Four years later, in the Pennington case, the Court reiterated the teachings of Noerr and clarified the scope of its application. Pennington involved a conspiracy of large coal producers to sway the Secretary of Labor and officials of the Tennessee Valley Authority in their decisions regarding minimum wages and purchase contracts. The purpose of the conspiracy was to "cost squeeze" smaller coal producers and to destroy their capacity to sell coal to TVA. The Complaint charged that the attempts to influence governmental decision-making were part of a broader conspiracy to restrain trade. The lower courts held that since the purpose of the conspiracy went beyond "influencing the passage or enforcement of laws," the antitrust immunity recognized in Noerr was not available to the defendants. In reversing, the Supreme Court said:

Joint efforts to influence public officials do not violate the antitrust laws even though intended to eliminate competition. Such conduct is not illegal, either standing alone or as part of a broader scheme itself violative of the Sherman Act. [381 U.S. at 670, 85 S. Ct. at 1593]

AMPI contends that its alleged conduct was an attempt to influence governmental policy within the meaning of the Noerr-Pennington doctrine. To the extent the Complaint charges defendant with efforts to persuade the Department of Agriculture to take specific action of a regulatory nature, AMPI's claim appears well-founded. But plaintiffs maintain that Noerr-Pennington is inapplicable for several reasons: first, because defendant's efforts to influence the Department of Agriculture included bribery and illegal campaign contributions, activities which are certainly not protected by the First Amendment. This argument imputes a unitary character to the "exemption" doctrine, wherein the statutory construction and First Amendment rationales stated by the Supreme Court are seen as coextensive. This would mean that conduct is exempt from the Sherman Act only where it is both "essentially dissimilar" from that normally prohibited by the Act and where it is also a legitimate exercise of the rights of petition and association.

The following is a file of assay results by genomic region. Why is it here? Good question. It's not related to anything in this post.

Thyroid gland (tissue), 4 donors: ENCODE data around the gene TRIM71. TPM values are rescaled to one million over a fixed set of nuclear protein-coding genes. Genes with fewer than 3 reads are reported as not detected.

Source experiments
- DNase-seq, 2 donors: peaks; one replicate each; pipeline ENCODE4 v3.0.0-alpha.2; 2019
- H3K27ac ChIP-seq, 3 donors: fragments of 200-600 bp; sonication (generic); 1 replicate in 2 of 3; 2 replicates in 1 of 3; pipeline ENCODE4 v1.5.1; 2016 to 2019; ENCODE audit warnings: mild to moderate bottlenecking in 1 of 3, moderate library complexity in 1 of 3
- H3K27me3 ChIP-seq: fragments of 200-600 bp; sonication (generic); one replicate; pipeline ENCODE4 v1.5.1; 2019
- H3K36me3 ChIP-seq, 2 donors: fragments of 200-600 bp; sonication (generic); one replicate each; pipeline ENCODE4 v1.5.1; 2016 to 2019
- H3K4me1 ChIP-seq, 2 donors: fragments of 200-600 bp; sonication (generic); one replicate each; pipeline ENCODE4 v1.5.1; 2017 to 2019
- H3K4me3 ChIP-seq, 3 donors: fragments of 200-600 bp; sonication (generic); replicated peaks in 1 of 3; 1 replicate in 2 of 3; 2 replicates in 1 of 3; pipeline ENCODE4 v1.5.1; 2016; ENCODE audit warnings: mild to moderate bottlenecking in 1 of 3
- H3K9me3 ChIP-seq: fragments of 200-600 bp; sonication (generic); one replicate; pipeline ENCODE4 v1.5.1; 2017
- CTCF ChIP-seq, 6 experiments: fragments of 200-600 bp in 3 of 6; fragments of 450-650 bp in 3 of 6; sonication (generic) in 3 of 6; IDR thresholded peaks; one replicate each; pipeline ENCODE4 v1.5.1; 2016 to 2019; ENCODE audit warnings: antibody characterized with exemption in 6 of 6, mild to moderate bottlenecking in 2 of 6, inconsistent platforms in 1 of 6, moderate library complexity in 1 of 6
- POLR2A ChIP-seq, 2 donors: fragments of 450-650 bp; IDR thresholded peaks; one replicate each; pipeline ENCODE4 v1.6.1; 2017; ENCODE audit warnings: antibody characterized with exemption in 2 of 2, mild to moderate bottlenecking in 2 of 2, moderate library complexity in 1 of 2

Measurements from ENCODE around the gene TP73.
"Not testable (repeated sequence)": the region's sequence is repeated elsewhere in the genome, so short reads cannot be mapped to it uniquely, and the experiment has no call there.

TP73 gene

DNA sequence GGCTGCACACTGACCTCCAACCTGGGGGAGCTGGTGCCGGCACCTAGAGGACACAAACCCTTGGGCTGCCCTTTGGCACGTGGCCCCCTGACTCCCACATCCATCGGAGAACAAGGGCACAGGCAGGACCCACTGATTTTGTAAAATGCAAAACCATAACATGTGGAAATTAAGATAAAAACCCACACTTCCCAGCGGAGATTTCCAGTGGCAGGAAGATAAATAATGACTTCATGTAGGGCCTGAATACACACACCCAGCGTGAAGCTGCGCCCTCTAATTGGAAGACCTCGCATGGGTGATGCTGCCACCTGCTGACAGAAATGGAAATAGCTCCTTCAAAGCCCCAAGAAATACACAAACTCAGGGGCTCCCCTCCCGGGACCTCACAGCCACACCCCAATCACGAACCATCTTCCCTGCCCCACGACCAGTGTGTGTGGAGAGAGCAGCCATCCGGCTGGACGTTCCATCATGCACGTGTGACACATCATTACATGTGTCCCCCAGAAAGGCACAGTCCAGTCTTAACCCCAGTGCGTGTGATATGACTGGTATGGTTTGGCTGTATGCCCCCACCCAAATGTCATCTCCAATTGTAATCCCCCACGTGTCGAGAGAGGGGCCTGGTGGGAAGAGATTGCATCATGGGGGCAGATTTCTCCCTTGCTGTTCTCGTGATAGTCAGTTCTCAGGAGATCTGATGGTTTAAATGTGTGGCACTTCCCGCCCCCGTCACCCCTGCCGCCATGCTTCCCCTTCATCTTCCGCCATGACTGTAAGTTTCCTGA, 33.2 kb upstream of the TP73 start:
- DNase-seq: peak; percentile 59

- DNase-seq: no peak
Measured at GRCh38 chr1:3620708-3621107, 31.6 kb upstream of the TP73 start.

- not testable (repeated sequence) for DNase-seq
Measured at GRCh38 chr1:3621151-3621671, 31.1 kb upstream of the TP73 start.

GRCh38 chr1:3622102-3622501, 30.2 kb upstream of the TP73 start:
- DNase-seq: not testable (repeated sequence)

We reject this reasoning. In Noerr, the defendants had allegedly engaged in deliberate deception of "the public and public officials." The Court notes that such deception, "reprehensible as it is, can be of no consequence so far as the Sherman Act is concerned." [365 U.S. at 145, 81 S. Ct. at 533] The Court does not explicitly tell us whether or not such "reprehensible" conduct might be within the guarantees of the First Amendment. But resolution of that issue was unnecessary since the conduct itself was outside the intended scope of the Sherman Act.

The same argument raised by plaintiffs here was also raised in Schenley Industries, Inc. v. New Jersey Wine & Spirit Wholesalers Ass'n, 272 F. Supp. 872 (D.N.J.1967):

Schenley [plaintiff] continues to suggest that the lobbying itself, if sufficiently illegal apart from its antitrust aspect, is not shielded from liability under the Sherman Act. Schenley argues that Noerr and Pennington protect lobbying merely misleading or unethical, but do not extend to acts flagrantly violative of state law.